Oncological Assistance in the Emergency Room Setting: The Role of a Dedicated Oncology Unit


Antonio Faiella ORCID 1 , * , Livia Onofrio 2 , Filomena Liccardi 3 , Fiorella Paladino 3 , Martina Chiurazzi 4 , Ferdinando Riccardi 1 , Bruno Chiurazzi 1

1 Department of Medical Oncology, AO “A. Cardarelli”, Naples, Italy

2 Department of Clinical and Surgical Medicine, University of Naples Federico II, Naples, Italy

3 Department of Emergency, AO “A. Cardarelli”, Naples, Italy

4 Department of Clinical Medicine and Surgery, University of Naples Federico II, Naples, Italy

How to Cite: Faiella A, Onofrio L, Liccardi F, Paladino F, Chiurazzi M, et al. Oncological Assistance in the Emergency Room Setting: The Role of a Dedicated Oncology Unit. Int J Cancer Manag. 2021;14(7):e110512. doi: 10.5812/ijcm.110512.


International Journal of Cancer Management: 14 (7); e110512
Published Online: August 7, 2021
Article Type: Research Article
Received: October 21, 2020
Revised: March 5, 2021
Accepted: May 3, 2021


Background: The appearance of symptoms that may be related to the worsening of the disease, as well as the toxicity of chemotherapy treatment or an acute complication, are the most frequent reasons for access to the emergency room (ER) for patients with cancer. To date, the Italian territorial health services, as well as local preventive medicine, are unable to provide adequate management of patients with cancer and, for this reason, diagnostic delays and inappropriate hospitalization in the oncology departments have occurred; moreover, it has been observed that many patients receive the first diagnosis of cancer directly in the ER, where the experience in the oncology field is often inadequate.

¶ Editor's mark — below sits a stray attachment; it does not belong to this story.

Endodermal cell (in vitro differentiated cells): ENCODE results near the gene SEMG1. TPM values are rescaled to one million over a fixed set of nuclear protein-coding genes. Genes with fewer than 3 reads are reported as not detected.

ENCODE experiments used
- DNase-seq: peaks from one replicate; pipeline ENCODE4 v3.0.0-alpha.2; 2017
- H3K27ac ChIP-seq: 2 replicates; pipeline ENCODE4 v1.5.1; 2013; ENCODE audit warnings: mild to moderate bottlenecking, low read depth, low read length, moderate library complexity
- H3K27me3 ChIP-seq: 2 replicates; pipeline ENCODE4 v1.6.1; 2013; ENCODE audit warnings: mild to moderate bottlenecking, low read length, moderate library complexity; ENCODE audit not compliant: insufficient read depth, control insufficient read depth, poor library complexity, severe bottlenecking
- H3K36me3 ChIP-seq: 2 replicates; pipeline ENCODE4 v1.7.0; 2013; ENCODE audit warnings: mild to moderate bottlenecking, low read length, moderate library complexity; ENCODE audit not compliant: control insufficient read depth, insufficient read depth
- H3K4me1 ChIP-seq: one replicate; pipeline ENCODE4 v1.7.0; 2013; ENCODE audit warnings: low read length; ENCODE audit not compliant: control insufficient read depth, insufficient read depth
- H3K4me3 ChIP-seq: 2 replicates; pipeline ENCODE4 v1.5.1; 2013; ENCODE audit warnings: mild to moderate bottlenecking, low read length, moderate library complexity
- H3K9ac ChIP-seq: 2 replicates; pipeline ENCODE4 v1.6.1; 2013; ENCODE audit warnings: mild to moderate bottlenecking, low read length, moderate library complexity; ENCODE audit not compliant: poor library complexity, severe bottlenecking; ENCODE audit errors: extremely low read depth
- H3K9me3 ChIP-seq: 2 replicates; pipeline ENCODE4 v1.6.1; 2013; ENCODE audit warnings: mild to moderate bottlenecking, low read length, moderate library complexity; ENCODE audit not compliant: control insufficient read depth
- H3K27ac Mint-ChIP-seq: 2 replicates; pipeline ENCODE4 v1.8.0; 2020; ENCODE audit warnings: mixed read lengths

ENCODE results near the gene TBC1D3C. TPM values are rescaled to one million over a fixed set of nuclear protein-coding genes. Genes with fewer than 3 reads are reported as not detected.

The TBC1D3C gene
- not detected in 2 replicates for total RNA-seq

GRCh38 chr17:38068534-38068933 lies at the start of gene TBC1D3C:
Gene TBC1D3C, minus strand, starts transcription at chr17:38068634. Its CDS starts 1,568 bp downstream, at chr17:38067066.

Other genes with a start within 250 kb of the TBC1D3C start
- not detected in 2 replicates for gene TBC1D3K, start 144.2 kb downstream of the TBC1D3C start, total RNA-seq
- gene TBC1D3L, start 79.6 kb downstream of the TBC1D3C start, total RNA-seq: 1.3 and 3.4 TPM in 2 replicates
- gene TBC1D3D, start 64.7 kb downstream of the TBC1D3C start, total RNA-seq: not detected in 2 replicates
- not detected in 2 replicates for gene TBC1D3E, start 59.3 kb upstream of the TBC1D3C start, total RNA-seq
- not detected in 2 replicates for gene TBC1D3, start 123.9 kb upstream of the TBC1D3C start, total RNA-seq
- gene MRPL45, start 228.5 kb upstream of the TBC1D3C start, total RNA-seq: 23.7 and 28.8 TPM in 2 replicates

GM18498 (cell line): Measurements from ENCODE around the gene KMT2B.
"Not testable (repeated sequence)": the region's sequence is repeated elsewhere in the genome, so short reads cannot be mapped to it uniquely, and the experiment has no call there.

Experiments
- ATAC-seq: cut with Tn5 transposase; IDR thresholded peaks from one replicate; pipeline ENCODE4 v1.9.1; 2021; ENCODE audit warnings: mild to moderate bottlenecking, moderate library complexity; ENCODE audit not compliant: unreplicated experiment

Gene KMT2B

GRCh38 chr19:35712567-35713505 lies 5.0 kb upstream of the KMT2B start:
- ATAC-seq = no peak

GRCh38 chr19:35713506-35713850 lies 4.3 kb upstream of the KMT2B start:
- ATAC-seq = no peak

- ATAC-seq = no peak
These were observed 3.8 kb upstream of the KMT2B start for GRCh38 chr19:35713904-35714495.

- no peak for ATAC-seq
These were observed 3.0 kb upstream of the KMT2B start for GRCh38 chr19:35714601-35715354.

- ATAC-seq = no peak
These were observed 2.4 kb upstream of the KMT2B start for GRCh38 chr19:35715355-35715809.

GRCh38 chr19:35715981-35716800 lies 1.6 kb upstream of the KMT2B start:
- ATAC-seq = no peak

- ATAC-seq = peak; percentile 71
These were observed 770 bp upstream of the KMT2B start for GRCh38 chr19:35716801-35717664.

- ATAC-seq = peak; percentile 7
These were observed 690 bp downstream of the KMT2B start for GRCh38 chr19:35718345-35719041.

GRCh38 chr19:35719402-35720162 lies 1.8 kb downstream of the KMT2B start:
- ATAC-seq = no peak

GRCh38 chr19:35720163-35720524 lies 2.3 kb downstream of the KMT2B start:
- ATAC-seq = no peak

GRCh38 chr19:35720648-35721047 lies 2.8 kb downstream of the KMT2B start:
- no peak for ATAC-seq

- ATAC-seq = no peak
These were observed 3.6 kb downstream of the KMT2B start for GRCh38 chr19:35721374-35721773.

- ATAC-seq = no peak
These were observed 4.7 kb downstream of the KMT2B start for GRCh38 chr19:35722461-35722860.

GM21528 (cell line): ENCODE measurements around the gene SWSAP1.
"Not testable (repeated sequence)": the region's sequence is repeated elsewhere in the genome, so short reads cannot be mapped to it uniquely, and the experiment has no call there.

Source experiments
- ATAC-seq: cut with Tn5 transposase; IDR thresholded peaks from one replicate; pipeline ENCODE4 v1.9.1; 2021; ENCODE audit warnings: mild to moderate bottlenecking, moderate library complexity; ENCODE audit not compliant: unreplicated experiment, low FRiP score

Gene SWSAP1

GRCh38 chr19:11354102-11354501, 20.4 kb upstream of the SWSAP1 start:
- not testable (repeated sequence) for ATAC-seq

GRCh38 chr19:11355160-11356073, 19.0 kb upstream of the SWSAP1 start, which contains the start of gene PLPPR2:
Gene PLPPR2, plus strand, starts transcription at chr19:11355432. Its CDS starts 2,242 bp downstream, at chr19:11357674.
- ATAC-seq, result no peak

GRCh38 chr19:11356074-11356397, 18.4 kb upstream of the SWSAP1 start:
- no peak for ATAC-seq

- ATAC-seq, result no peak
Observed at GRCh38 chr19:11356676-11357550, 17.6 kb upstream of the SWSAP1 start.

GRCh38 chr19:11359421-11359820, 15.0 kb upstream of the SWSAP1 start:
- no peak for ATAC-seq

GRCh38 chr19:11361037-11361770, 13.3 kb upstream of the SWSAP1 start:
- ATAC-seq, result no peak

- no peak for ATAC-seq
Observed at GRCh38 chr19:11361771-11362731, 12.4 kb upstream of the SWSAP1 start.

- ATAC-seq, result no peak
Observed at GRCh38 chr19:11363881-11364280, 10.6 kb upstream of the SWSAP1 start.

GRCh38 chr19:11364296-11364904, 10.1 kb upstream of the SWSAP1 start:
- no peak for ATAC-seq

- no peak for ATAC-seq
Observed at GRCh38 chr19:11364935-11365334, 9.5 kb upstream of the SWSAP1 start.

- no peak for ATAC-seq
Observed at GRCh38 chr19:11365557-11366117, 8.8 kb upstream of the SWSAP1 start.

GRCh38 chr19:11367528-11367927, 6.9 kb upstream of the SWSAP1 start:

Objectives: Cardarelli Hospital, in Naples, started twenty-two month Experimental Oncological Emergency Service, under the supervision of its own Oncology Department, with the double main objectives of encouraging de-hospitalization and improving diagnostic and therapeutic performance.

Methods: We have developed a methodological protocol for patients’ admission to the ER, assuming that the host physician transfers patients with suspected cancer to a new hospital figure, the ER oncologist, who acts as supervisor and coordinator. The first consultation was carried out together with one or more specialists, identified by the supervisor. Based on their characteristics, the patients were divided into 4 categories: (1) Patients with a known diagnosis of cancer and already undergoing anticancer treatments; (2) patients who show complications due to ongoing cancer treatments; (3) patients who no longer respond to anticancer treatments due to the worsening of the disease; (4) patients who are first diagnosed with cancer in the ER. Each individual cohort of patients was directed towards what we have called diagnostic-therapeutic assistance paths (PDTA), specific protocols for each type of patient, which allowed us to reduce the time to diagnosis.